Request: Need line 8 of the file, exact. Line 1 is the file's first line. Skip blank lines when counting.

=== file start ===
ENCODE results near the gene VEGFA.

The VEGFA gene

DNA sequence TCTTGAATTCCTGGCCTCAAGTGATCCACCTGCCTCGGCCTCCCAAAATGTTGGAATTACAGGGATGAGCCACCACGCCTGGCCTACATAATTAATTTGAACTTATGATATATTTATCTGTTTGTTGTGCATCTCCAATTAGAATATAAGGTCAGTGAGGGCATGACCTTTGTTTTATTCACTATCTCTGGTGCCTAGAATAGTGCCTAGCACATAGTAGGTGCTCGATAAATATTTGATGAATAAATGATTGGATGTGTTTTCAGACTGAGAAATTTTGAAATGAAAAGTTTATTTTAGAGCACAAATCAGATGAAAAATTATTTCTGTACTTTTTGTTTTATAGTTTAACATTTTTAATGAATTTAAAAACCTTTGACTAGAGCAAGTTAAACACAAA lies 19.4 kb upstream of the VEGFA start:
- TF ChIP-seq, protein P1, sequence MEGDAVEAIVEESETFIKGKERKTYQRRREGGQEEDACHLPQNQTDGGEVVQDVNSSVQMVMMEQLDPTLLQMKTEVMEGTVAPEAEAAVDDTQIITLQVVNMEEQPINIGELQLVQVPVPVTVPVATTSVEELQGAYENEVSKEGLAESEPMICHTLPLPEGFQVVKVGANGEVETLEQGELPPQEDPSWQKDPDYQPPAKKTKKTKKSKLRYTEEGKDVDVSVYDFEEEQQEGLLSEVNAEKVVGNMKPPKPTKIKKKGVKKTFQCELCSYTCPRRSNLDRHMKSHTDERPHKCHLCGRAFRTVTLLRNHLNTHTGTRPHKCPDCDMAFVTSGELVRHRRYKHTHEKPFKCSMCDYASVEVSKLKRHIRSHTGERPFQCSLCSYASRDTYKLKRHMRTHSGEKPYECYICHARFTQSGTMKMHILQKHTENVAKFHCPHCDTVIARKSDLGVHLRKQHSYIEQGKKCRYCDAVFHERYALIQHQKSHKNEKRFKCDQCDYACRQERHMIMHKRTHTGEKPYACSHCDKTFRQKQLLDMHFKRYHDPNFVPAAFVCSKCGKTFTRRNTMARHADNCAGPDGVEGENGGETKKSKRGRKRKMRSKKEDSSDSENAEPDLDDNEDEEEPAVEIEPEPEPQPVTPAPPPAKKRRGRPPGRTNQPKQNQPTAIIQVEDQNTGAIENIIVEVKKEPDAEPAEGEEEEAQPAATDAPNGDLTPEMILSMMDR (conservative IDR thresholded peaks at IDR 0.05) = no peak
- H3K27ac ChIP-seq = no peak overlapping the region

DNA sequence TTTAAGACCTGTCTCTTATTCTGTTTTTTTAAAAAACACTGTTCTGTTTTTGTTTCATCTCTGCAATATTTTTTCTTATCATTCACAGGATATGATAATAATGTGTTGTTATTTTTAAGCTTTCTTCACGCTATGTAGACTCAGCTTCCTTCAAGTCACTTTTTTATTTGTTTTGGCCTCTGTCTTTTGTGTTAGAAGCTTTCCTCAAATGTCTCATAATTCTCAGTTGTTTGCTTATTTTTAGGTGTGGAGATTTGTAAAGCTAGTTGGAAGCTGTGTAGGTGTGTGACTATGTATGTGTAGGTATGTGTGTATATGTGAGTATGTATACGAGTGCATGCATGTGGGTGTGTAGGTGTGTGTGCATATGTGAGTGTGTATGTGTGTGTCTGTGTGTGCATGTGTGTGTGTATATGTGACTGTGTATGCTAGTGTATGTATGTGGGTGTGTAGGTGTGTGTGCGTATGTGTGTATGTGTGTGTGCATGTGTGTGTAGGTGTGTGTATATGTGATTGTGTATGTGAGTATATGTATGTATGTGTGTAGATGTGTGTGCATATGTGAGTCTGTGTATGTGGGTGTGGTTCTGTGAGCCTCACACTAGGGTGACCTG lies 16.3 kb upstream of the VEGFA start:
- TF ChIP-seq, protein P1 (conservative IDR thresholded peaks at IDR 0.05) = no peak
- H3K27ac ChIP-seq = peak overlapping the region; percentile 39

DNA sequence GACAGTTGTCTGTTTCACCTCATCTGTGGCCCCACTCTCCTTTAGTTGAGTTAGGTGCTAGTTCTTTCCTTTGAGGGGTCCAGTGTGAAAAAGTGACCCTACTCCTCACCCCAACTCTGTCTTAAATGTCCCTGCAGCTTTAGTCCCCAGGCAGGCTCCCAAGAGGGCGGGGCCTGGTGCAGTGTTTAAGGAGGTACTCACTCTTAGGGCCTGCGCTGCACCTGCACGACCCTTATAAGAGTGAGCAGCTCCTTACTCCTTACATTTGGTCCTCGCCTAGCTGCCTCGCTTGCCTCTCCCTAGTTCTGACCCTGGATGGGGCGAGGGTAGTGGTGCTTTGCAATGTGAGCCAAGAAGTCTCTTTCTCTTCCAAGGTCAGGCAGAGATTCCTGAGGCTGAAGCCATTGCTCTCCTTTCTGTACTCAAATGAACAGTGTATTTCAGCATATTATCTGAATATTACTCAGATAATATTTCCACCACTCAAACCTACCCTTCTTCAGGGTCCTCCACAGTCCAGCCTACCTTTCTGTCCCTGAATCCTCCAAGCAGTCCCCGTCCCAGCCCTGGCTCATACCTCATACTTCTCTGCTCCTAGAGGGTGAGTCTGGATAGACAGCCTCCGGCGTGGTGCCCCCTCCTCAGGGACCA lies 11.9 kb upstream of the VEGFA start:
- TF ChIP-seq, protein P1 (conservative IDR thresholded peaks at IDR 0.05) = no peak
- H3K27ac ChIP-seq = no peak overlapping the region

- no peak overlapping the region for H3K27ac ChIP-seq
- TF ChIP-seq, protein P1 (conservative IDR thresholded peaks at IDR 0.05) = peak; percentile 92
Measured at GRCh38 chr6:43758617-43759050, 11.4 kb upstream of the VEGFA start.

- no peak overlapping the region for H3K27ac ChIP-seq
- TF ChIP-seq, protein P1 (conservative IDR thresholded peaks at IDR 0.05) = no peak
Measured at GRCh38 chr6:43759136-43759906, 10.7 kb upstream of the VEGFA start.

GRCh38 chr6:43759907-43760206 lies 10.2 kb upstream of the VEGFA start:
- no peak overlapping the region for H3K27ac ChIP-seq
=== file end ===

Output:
- H3K27ac ChIP-seq = peak overlapping the region; percentile 39